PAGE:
The lawsuit, initiated in 2020 by William Byatt from Florida and Californians Chasom Brown and Maria Nguyen, focused on the purported deception associated with Google’s “incognito” mode. According to the claimants, despite activating this mode, Google’s surveillance mechanisms, including data collection via Google Analytics and active monitoring tools, persisted. Users were allegedly misled into believing they had control over the information shared during their incognito browsing sessions.
Legal Proceedings and Court Rulings
Google attempted to dismiss the lawsuit, arguing that users were informed about the continued data collection in incognito mode. The tech giant pointed to a notification displayed upon activating Incognito mode, clarifying that while actions weren’t saved locally, they would still be visible to the sites visited. However, Judge Yvonne Gonzalez Rogers, presiding over the case, allowed it to proceed, rejecting Google’s dismissal motion. She contended that Google hadn’t explicitly communicated data collection to users, thereby refuting the notion of users’ consent.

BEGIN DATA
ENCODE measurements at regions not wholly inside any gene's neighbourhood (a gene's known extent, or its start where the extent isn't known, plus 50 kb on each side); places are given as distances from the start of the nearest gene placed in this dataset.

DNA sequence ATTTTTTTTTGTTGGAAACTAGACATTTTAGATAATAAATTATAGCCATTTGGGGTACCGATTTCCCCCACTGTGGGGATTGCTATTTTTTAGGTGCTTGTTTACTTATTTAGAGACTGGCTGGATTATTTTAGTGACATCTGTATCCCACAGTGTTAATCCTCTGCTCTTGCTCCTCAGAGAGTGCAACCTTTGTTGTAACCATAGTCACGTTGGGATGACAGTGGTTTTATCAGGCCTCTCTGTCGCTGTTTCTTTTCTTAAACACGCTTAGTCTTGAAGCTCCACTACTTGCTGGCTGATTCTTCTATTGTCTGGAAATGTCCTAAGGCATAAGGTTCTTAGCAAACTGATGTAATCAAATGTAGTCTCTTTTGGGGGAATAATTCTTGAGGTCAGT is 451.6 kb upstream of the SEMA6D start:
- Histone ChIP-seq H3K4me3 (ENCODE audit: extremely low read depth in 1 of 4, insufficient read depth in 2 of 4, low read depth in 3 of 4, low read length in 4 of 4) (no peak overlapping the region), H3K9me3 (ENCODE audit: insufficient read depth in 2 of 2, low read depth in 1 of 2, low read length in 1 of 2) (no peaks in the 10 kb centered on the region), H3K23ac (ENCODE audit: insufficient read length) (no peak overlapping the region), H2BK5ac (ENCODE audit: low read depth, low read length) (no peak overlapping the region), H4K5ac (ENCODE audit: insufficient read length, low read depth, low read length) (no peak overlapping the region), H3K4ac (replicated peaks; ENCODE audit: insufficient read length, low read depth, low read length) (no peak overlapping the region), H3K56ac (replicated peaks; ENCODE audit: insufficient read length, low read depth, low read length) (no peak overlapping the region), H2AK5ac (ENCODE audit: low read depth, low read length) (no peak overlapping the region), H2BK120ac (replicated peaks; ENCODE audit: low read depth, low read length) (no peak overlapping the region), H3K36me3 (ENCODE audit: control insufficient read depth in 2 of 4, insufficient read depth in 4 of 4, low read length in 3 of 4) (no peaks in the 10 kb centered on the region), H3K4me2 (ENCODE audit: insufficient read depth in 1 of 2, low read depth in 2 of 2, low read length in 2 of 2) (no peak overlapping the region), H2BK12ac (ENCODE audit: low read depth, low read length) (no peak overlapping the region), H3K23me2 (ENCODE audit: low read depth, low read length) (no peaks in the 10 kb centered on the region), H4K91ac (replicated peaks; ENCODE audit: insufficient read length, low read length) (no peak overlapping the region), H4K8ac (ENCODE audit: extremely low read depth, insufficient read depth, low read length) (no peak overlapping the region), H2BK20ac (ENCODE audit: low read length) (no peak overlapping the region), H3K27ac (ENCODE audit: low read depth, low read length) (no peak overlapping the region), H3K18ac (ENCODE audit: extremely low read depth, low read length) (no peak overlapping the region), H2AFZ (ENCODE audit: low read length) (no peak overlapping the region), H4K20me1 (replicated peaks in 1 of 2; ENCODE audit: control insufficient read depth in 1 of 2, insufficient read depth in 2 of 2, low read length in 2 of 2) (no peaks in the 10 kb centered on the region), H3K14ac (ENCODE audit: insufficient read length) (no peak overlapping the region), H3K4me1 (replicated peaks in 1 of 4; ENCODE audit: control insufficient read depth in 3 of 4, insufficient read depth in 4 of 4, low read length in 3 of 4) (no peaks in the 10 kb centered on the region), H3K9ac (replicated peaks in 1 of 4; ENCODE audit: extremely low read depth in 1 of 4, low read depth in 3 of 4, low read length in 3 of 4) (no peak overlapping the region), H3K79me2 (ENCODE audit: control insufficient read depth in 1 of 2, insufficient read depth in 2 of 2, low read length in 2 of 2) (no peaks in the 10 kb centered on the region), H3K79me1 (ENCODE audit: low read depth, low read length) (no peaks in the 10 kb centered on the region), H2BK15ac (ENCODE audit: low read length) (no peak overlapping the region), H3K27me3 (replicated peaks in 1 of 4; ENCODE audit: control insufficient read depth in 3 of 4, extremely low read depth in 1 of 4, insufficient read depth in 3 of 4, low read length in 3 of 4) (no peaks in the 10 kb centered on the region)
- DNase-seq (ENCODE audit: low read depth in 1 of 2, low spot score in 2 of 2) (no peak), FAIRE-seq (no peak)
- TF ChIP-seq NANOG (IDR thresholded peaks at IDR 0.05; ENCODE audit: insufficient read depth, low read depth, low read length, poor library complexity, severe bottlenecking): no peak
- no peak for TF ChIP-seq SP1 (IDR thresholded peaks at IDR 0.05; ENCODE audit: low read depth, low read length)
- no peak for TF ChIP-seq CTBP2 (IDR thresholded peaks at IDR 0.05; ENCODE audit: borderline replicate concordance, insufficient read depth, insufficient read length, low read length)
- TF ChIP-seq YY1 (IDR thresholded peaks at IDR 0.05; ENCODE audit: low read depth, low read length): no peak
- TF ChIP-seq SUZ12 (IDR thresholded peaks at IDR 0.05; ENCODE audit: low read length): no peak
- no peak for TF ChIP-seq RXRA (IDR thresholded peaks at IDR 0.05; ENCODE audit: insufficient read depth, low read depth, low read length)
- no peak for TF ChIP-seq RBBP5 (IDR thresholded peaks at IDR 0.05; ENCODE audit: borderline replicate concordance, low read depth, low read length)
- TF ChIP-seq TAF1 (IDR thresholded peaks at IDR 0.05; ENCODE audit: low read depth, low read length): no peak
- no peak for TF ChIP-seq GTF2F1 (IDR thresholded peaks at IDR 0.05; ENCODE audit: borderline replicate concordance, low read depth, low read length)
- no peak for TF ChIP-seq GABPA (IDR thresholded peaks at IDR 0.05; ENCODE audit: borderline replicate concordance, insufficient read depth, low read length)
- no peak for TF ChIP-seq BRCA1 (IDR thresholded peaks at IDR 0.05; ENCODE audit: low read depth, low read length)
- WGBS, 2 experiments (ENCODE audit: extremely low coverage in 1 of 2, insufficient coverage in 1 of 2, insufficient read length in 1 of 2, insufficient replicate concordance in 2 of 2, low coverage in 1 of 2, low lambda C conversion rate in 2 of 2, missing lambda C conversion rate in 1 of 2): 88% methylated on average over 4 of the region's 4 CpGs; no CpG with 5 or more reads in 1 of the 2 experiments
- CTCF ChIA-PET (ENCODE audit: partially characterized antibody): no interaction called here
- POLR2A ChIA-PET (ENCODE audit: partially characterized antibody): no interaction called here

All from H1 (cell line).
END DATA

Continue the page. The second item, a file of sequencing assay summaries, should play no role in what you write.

Implications and Settlement
Following an unsuccessful attempt to dismiss the claims, Google opted for a settlement with the plaintiffs. The terms of the agreement remain undisclosed and are set to be presented to the court at the end of January, with the court’s decision expected in February. This settlement could mark a pivotal moment in addressing concerns related to user privacy and data collection practices by major tech companies, as it addresses the nuances of incognito browsing and its implications on user expectations, notes NIX Solutions.
The resolution of this lawsuit could set precedents and provoke discussions concerning the boundaries of user privacy in the digital age, potentially impacting how tech companies manage and communicate data collection practices to their users.